anti-Semitism France Manfred Gerstenfeld



Dr.Gerstenfeld’s interview with Shmuel Trigano was published two days ago at INN, and republished here in full with his permission.

Contemporary French Anti-Semitism: A Barometer for Gauging Problems in Society

An Interview with Shmuel Trigano

“The possibility of the renascence of an anti-Semitic (anti-Zionist) current in French opinion merging with a classical Islamic anti-Judaism, mirrors the situation of French society. Newcomers, as well as citizens showed how – for a decade now – to instrumentalize the symbolic and mythological position of Jews in French society and European mentality in order to advance their own agenda. Several different political parties, politicians and publicists also used Jews as a tool in various domains.

“There was a major anti-Semitic wave in French public opinion when the second Palestinian uprising broke out in 2000. Israel was painted as monstrous, a Nazi state intent on killing children. This anti-Israeli discourse has deeper roots. Anti-Semitic stereotypes were already present – albeit in the background – during the Oslo process. Jews were then often accused of having ‘memorialized the Shoah too much,’ to exploit it for prestige, power and appropriation.”

Shmuel Trigano is Professor of Sociology at Paris University, President of the Observatoire du Monde Juif and author of numerous books focusing on Jewish philosophy and Jewish political thought.

Trigano remarked that in order to understand the current situation, it is essential to remember not only how the major increase in violent anti-Semitism in France started in 2000, but also the public’s reaction to it. “It was, as far as the post-war period is concerned, unprecedented. Its main perpetrators were French citizens from Muslim Arab and sub-Saharan African immigrant backgrounds. There had been similar incidents – although not as many – during the first Gulf War at the beginning of the 1990’s.”

Trigano recalled that anti-Semitic violence went largely unreported by both the press and public authorities for several months. “Even Jewish organizations remained silent, most probably at the request of the socialist-led government of Prime Minister Lionel Jospin as we discovered later. This silence was another factor why the Jewish community felt abandoned by both the French authorities and complacent society.

“The situation of the Jews in France was aggravated as various media expressed opinions claiming that the violence and hate was quite understandable in view of events in the Middle East and Israel’s policies. This implied that the destiny of French Jews was determined by Israeli policies and French criticism of it.

“During the first months of attacks, French Jewry requested help, but no one listened. This led many French Jews to realize that their place and citizenship in the country was now questionable. They understood that the authorities were willing to sacrifice the Jewish community to maintain social peace. This attitude was reinforced by the French pro-Arab policy in the Iraq War.

“Jewish citizens could not understand that violent acts were being committed against them in the name of developments 3,000 kilometers away. Today, there are those who still remember the words of Hubert Védrine, former Socialist Minister of Foreign Affairs, which have been repeated in different variations by several politicians: ‘One does not necessarily have to be shocked that young Frenchmen of immigrant origin have compassion for the Palestinians and are very agitated because of what is happening to them.’”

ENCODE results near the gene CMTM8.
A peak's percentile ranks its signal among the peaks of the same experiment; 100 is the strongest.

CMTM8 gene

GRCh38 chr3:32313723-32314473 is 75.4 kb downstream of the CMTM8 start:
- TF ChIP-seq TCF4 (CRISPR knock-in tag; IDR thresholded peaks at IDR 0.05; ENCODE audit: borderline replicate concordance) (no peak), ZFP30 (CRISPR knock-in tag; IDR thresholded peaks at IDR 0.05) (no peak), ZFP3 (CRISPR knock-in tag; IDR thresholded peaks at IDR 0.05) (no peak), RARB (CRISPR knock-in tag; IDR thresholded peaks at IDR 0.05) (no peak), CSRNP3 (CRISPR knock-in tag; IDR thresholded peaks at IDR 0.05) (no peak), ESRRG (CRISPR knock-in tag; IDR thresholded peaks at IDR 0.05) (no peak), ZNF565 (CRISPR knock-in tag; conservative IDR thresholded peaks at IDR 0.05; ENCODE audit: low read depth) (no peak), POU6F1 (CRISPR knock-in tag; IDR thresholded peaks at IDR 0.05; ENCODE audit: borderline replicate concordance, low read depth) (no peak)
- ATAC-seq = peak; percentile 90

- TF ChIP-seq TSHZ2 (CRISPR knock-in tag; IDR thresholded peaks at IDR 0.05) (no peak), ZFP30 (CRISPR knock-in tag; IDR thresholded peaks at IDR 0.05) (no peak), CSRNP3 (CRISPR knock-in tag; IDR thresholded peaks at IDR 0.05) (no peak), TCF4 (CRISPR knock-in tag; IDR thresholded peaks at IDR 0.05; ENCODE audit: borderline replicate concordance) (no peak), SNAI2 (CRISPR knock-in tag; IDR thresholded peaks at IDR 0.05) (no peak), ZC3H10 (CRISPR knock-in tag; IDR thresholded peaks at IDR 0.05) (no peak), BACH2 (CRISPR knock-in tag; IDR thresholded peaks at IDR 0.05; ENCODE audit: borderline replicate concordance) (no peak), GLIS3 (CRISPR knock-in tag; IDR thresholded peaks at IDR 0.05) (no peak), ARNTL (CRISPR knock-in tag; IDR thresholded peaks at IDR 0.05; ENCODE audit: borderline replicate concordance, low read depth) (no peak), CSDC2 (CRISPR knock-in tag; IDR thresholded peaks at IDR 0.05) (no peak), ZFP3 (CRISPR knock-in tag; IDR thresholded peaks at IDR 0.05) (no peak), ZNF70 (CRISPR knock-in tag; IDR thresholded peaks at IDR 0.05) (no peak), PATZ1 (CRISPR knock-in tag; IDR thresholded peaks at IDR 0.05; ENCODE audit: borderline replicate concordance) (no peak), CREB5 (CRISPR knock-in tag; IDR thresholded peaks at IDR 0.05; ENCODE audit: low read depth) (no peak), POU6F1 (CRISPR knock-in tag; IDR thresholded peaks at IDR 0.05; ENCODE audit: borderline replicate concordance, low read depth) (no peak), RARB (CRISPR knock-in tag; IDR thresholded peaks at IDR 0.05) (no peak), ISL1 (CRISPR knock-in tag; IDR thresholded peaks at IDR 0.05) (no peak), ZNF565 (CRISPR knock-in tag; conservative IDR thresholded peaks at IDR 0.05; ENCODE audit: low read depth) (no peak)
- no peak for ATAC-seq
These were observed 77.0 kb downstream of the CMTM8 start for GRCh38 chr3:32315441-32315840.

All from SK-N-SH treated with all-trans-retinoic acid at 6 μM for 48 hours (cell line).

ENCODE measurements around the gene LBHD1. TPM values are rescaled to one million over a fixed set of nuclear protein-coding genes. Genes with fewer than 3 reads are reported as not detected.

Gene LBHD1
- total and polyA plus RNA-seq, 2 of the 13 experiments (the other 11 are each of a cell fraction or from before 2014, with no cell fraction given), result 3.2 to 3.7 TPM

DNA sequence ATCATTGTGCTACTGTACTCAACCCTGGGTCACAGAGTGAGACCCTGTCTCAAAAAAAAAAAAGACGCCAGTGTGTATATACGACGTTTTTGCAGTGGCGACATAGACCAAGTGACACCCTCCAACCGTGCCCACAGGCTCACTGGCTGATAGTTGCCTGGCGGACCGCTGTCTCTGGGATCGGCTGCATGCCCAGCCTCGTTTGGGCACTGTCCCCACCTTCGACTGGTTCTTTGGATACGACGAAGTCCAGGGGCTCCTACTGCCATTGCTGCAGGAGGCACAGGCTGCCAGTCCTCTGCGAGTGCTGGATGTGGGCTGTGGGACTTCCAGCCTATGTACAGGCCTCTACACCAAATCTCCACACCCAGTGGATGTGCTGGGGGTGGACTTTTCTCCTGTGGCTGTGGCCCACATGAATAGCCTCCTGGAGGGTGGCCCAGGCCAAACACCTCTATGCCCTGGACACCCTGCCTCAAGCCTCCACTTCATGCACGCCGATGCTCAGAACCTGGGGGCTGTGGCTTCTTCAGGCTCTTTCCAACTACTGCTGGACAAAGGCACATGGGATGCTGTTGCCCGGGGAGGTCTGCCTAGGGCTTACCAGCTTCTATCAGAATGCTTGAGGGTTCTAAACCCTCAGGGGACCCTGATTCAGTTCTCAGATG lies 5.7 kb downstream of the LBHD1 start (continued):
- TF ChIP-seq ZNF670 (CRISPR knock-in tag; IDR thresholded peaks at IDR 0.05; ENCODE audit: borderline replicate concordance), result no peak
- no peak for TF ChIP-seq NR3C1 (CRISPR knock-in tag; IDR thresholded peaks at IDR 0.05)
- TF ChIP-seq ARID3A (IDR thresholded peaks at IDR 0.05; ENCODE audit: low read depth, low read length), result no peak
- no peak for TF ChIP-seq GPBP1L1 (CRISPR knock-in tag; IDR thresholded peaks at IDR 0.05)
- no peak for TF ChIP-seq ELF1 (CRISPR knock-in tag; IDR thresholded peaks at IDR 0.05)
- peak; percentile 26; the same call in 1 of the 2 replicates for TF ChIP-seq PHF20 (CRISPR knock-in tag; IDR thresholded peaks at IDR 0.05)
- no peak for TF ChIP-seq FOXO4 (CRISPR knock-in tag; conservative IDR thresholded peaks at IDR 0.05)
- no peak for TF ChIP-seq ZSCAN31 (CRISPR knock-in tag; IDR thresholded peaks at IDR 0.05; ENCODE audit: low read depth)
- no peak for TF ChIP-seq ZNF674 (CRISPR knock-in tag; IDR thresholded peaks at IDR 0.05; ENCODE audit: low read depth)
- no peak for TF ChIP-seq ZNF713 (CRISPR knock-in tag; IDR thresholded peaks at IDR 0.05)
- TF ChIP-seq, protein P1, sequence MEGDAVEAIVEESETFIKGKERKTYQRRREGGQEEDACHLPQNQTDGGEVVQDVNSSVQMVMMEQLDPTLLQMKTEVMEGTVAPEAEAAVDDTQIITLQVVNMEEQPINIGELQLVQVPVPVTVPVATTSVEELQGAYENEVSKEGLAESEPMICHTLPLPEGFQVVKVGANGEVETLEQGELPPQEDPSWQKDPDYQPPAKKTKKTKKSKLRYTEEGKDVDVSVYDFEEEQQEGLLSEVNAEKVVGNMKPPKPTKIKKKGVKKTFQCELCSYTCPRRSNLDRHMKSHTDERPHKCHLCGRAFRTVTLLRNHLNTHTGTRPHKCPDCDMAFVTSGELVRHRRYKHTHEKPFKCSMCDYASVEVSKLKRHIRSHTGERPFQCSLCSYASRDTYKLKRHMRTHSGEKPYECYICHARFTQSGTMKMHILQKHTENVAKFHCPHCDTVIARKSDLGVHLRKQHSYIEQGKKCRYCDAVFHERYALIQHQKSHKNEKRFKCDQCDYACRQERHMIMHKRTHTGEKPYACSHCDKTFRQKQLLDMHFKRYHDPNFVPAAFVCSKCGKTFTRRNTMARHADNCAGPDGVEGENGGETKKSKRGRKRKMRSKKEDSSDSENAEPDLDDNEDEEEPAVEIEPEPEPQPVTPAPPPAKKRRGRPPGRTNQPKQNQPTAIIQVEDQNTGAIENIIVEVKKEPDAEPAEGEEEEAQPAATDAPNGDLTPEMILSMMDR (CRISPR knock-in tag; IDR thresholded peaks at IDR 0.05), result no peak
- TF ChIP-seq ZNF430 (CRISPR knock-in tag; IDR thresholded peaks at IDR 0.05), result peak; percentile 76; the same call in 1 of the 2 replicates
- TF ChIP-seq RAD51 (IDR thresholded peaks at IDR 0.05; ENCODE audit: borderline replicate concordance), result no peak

Trigano remarked: “Individual Jews reacted according to experiences from the past. A well-known French Jewish psychoanalyst, the late Janine Chasseguet-Smirgel told me that for her it recalled the 1930’s. It seemed to me initially an exaggeration, because France is supposed to be a democratic and open society. Yet it was difficult to understand how the discourse of a liberal state’s free press could uniformly follow the government. Thereafter I understood the Soviet Union’s reality better.

“My own associations were with our family’s flight from Algeria in June 1962, when we waited for two days in a military airport with only two suitcases. We had closed the door of our home and left, as the public authorities had abandoned us. We had to save ourselves in order not to be killed in the chaos.

“These traumatic feelings have not left French Jews since despite that two years later Nicolas Sarkozy as Minister of the Interior started to try to combat anti-Semitism. Perhaps public awareness of the problem came too late. In France, self-censorship concerning anti-Semitic discourse has broken down. Once finds frequent anti-Semitic expressions in the public domain. A democratic government cannot change this phenomenon in any way. The media and the government falsely call anti-Semitism ‘inter-ethnic tensions.’

“One consequence of hostility directed at Jews is the increasing development of a Jewish mental and behavioral ghetto. They feel marginalized and subsequently withdrew from broader society to be among Jewish friends. Another phenomenon in the new century is the increasing number of students and teachers in private Jewish schools, because they feel vulnerable and defenseless in public schools.

“The ideological process of promoting anti-Jewish hatred, however, has continued for more than ten years against a background where Islamists, extreme left and right-wing circles meet. Jews are too feeble an electorate to expect change from any political current. Generally speaking, there is little sympathy for the Jews and Israel in French public opinion.”

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